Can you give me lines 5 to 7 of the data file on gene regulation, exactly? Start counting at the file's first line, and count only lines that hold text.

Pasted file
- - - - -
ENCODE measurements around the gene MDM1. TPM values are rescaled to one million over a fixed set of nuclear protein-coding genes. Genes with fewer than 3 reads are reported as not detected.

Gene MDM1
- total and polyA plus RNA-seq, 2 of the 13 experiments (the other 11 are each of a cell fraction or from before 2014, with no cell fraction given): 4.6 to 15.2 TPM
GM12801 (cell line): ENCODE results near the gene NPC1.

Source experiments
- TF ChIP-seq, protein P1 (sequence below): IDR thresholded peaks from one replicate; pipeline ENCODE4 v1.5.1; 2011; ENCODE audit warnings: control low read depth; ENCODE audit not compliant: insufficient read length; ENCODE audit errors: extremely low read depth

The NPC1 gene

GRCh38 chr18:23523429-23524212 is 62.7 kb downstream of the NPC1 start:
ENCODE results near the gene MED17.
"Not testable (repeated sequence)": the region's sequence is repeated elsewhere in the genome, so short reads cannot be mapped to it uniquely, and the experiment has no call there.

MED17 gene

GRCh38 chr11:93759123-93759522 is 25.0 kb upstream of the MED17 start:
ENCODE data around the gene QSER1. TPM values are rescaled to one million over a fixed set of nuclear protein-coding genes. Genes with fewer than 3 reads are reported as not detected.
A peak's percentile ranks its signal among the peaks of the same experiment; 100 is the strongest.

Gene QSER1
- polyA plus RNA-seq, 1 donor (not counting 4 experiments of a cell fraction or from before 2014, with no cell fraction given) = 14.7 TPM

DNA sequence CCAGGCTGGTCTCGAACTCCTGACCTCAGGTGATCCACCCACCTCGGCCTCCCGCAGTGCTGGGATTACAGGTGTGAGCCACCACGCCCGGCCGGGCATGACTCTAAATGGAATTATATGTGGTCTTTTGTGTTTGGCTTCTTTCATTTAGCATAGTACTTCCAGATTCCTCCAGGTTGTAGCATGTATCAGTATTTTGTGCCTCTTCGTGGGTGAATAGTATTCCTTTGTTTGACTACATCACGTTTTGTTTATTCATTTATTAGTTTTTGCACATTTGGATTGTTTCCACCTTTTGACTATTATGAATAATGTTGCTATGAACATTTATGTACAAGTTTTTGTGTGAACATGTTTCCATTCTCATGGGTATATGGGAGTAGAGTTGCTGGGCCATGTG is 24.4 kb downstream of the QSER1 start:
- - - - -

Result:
Source experiments
- TF ChIP-seq, protein P1 (sequence below): IDR thresholded peaks from one replicate; pipeline ENCODE4 v1.5.1; 2011; ENCODE audit warnings: control low read depth; ENCODE audit not compliant: insufficient read length; ENCODE audit errors: extremely low read depth

The NPC1 gene